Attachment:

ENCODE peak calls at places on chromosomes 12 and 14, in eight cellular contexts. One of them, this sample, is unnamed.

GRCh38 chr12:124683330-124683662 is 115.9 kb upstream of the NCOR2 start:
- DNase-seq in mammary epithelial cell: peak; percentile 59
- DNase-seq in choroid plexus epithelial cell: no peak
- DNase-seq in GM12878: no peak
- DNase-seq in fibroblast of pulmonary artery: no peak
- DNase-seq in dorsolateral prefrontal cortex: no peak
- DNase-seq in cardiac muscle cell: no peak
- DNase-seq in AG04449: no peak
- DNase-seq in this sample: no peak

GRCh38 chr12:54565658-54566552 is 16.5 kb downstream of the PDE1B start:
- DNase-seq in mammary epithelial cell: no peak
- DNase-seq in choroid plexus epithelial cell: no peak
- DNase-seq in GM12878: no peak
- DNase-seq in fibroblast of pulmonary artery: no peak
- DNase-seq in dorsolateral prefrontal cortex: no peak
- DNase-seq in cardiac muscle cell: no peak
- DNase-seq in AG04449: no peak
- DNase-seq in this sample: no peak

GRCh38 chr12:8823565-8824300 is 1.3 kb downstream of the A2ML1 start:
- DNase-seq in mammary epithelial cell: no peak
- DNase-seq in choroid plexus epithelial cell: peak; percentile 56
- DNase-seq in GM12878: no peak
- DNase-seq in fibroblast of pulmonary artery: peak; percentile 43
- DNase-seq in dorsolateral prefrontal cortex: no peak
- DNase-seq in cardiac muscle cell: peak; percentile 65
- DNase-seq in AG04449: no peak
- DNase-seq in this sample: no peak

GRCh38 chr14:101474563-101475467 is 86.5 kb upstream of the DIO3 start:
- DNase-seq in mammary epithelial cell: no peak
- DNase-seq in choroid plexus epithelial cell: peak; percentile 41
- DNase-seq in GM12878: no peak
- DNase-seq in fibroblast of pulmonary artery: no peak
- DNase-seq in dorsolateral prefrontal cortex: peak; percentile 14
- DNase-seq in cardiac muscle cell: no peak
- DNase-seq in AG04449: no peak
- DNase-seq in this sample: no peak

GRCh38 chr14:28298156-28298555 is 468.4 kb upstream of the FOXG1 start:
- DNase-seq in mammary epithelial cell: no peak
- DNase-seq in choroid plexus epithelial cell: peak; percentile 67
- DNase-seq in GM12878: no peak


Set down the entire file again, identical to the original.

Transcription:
ENCODE peak calls at places on chromosomes 12 and 14, in eight cellular contexts. One of them, this sample, is unnamed.

GRCh38 chr12:124683330-124683662 is 115.9 kb upstream of the NCOR2 start:
- DNase-seq in mammary epithelial cell: peak; percentile 59
- DNase-seq in choroid plexus epithelial cell: no peak
- DNase-seq in GM12878: no peak
- DNase-seq in fibroblast of pulmonary artery: no peak
- DNase-seq in dorsolateral prefrontal cortex: no peak
- DNase-seq in cardiac muscle cell: no peak
- DNase-seq in AG04449: no peak
- DNase-seq in this sample: no peak

GRCh38 chr12:54565658-54566552 is 16.5 kb downstream of the PDE1B start:
- DNase-seq in mammary epithelial cell: no peak
- DNase-seq in choroid plexus epithelial cell: no peak
- DNase-seq in GM12878: no peak
- DNase-seq in fibroblast of pulmonary artery: no peak
- DNase-seq in dorsolateral prefrontal cortex: no peak
- DNase-seq in cardiac muscle cell: no peak
- DNase-seq in AG04449: no peak
- DNase-seq in this sample: no peak

GRCh38 chr12:8823565-8824300 is 1.3 kb downstream of the A2ML1 start:
- DNase-seq in mammary epithelial cell: no peak
- DNase-seq in choroid plexus epithelial cell: peak; percentile 56
- DNase-seq in GM12878: no peak
- DNase-seq in fibroblast of pulmonary artery: peak; percentile 43
- DNase-seq in dorsolateral prefrontal cortex: no peak
- DNase-seq in cardiac muscle cell: peak; percentile 65
- DNase-seq in AG04449: no peak
- DNase-seq in this sample: no peak

GRCh38 chr14:101474563-101475467 is 86.5 kb upstream of the DIO3 start:
- DNase-seq in mammary epithelial cell: no peak
- DNase-seq in choroid plexus epithelial cell: peak; percentile 41
- DNase-seq in GM12878: no peak
- DNase-seq in fibroblast of pulmonary artery: no peak
- DNase-seq in dorsolateral prefrontal cortex: peak; percentile 14
- DNase-seq in cardiac muscle cell: no peak
- DNase-seq in AG04449: no peak
- DNase-seq in this sample: no peak

GRCh38 chr14:28298156-28298555 is 468.4 kb upstream of the FOXG1 start:
- DNase-seq in mammary epithelial cell: no peak
- DNase-seq in choroid plexus epithelial cell: peak; percentile 67
- DNase-seq in GM12878: no peak